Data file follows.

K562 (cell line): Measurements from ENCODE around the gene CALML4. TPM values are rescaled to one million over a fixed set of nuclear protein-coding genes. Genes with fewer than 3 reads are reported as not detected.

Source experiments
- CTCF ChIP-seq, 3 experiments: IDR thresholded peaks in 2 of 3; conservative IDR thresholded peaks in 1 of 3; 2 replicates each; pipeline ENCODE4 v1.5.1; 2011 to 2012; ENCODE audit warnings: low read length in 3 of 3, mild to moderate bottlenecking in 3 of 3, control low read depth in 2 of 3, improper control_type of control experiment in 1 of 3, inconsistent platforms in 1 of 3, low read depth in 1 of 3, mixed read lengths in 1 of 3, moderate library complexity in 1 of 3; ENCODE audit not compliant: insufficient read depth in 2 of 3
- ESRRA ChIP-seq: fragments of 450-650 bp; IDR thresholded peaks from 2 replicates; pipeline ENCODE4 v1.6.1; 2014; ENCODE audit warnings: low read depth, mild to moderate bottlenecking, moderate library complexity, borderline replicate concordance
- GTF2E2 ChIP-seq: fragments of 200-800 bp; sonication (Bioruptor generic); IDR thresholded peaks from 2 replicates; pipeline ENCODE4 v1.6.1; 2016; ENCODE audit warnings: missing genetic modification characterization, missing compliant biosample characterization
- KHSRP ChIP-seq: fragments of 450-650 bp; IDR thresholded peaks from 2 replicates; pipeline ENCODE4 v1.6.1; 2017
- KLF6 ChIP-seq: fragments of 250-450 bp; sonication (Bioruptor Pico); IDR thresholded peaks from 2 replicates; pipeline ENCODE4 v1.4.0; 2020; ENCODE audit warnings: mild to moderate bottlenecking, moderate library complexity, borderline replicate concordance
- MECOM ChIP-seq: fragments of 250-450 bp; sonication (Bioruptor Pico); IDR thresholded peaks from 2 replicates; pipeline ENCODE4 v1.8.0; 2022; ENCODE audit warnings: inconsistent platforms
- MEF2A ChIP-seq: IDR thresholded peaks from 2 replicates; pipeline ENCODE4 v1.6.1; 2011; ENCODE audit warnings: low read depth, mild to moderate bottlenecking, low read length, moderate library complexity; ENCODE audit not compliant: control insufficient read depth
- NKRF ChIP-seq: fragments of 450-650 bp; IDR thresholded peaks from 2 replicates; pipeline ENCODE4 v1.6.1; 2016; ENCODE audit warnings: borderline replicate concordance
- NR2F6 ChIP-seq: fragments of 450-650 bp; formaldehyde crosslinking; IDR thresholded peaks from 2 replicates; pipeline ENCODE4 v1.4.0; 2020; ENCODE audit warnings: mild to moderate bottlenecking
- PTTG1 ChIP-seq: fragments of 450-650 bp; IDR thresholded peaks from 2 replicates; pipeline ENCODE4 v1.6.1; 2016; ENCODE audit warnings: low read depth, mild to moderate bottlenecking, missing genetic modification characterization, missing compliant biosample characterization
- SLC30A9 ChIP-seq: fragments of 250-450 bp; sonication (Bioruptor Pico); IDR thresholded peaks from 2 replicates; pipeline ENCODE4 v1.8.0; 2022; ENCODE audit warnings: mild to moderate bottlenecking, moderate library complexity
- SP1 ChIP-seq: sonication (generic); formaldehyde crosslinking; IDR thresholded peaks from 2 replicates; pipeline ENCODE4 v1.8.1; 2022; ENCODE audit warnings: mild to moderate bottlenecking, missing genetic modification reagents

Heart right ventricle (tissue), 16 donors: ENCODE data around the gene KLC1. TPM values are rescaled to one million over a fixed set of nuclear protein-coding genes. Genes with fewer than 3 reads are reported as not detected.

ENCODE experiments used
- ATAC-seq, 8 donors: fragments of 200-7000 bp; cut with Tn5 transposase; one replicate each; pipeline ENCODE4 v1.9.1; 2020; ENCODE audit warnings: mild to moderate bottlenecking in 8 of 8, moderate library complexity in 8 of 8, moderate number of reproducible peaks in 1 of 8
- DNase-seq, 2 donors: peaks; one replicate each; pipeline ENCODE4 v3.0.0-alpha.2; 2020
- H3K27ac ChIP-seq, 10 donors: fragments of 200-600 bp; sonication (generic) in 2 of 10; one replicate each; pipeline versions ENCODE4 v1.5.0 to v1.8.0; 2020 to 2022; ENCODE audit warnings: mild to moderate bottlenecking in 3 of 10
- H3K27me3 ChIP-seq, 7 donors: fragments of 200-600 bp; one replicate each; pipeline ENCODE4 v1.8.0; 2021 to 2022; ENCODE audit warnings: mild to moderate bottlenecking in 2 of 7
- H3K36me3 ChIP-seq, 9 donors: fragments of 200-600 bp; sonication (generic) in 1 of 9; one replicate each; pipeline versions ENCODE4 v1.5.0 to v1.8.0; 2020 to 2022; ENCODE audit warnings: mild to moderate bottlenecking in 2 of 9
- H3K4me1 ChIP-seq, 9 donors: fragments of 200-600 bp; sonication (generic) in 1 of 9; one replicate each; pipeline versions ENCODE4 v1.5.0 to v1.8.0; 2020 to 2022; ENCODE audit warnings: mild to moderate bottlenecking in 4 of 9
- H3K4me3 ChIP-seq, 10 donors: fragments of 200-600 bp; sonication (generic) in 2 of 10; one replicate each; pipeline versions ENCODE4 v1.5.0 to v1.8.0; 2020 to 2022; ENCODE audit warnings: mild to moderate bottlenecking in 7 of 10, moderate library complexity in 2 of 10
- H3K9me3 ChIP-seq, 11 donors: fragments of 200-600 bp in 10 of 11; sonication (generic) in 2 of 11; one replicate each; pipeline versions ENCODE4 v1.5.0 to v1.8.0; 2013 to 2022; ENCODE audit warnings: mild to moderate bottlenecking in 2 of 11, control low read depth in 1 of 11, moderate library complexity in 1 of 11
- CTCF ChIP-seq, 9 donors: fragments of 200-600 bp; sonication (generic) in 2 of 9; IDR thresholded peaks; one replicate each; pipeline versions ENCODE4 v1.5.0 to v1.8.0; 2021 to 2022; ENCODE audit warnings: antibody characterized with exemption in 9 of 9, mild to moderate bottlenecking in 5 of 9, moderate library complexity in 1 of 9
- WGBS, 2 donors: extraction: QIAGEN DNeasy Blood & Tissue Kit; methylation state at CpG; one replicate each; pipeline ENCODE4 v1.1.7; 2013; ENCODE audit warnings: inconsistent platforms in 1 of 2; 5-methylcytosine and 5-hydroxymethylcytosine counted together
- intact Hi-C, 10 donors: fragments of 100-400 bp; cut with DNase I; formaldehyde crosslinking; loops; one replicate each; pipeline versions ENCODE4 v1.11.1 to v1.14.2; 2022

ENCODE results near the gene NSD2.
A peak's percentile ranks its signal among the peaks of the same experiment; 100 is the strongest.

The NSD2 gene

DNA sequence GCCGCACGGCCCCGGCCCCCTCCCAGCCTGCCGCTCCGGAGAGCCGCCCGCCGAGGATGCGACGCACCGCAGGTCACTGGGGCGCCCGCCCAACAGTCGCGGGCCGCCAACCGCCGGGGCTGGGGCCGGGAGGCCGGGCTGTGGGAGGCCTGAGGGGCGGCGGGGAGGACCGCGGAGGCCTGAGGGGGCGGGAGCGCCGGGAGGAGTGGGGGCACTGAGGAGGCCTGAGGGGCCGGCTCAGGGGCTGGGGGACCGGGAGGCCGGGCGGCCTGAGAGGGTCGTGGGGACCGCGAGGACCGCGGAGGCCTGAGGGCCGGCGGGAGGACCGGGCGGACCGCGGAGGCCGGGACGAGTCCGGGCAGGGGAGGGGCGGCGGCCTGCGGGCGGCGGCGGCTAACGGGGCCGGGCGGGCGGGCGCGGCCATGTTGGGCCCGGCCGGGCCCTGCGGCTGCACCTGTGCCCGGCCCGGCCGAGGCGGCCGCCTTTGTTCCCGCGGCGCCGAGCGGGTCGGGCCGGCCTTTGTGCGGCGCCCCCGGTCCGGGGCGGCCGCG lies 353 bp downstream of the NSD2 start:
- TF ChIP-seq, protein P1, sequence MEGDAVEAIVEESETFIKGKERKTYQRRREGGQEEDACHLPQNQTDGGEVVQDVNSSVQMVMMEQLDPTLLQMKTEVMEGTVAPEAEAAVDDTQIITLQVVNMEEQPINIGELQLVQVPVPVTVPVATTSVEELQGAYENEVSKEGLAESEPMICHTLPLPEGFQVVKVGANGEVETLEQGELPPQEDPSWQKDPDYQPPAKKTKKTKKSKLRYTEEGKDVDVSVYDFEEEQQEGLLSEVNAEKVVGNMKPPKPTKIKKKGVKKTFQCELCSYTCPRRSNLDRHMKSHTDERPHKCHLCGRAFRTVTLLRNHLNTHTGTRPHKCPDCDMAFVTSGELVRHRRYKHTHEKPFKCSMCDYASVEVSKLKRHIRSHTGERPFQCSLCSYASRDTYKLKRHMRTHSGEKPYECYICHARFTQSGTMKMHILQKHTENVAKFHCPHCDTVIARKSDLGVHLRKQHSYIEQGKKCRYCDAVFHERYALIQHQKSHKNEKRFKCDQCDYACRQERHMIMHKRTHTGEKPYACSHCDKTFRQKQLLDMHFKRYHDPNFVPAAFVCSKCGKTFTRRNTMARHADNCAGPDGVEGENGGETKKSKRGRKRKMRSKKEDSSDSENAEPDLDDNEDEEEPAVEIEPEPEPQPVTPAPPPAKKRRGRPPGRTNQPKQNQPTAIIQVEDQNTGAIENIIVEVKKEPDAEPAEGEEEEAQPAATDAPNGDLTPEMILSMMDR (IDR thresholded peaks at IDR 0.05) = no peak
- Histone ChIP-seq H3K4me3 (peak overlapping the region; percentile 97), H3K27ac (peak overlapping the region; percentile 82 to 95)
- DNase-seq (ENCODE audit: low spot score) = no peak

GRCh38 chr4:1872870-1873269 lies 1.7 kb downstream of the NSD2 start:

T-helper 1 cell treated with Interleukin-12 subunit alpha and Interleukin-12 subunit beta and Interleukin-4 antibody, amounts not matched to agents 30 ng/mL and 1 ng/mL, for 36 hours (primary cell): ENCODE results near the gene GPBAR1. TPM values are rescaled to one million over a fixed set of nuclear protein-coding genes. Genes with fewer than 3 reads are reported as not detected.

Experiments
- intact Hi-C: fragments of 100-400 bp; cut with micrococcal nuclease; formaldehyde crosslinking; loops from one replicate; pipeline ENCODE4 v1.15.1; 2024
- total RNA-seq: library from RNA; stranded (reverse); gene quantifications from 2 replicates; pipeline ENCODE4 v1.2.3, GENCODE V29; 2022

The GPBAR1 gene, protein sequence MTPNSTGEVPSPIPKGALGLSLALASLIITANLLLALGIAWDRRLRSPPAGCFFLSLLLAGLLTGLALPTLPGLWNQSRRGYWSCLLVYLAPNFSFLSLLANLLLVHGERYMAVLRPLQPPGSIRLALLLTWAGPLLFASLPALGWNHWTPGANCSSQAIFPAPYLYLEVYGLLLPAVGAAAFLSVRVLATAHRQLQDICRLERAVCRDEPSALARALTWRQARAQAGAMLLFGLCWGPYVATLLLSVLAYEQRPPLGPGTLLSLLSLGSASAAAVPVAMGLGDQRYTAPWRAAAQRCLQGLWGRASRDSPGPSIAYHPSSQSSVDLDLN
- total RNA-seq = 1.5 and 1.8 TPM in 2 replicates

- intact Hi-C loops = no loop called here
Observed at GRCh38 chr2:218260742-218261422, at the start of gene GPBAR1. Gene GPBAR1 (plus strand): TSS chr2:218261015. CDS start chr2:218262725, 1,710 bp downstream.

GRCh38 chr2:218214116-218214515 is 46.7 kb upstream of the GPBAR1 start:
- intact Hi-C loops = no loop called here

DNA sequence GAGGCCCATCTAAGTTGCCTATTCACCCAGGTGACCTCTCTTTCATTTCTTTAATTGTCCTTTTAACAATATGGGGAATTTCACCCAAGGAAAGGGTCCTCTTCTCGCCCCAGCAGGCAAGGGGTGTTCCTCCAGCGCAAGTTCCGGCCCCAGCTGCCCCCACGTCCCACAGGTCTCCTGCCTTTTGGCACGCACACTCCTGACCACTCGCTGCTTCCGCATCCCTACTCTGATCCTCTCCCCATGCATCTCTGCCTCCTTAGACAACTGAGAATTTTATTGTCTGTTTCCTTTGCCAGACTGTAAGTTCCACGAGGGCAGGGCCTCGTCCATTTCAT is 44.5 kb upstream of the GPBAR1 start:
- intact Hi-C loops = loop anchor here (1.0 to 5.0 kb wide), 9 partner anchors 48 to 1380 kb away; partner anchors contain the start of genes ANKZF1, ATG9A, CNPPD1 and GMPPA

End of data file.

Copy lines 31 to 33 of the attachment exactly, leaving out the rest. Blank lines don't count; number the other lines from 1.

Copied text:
DNA sequence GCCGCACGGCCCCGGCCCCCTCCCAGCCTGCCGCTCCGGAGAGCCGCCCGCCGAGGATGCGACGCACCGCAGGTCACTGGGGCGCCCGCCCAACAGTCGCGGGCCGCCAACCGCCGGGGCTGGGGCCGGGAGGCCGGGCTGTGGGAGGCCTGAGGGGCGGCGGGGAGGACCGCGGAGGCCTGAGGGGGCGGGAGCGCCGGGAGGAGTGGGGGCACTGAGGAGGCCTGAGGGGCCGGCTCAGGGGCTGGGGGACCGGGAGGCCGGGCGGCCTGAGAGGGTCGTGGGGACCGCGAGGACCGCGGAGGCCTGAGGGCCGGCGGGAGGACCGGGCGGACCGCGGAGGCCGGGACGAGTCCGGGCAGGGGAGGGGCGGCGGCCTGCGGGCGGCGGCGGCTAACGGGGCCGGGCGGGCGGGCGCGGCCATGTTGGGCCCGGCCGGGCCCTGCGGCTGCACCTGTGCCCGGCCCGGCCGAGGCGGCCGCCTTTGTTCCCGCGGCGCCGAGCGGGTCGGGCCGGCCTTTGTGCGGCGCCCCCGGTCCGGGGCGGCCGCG lies 353 bp downstream of the NSD2 start:
- TF ChIP-seq, protein P1, sequence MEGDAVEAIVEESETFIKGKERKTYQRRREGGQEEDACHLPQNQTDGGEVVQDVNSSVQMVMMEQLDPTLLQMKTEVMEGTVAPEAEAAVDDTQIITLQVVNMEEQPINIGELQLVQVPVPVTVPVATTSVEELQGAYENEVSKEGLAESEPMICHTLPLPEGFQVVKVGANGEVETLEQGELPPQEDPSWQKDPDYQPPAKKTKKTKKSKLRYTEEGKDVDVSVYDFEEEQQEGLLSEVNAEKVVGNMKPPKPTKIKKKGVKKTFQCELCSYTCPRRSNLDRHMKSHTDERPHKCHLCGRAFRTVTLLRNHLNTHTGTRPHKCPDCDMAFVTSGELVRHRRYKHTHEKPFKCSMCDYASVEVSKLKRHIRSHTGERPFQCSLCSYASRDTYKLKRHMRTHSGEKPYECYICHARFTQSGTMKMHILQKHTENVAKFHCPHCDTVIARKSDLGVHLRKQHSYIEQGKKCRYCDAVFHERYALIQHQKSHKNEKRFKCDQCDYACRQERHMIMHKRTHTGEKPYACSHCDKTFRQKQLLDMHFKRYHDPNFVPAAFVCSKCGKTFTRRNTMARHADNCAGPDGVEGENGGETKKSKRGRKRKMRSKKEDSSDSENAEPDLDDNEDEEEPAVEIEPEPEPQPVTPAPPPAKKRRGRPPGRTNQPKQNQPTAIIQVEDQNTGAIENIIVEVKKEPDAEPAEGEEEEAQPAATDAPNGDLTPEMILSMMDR (IDR thresholded peaks at IDR 0.05) = no peak
- Histone ChIP-seq H3K4me3 (peak overlapping the region; percentile 97), H3K27ac (peak overlapping the region; percentile 82 to 95)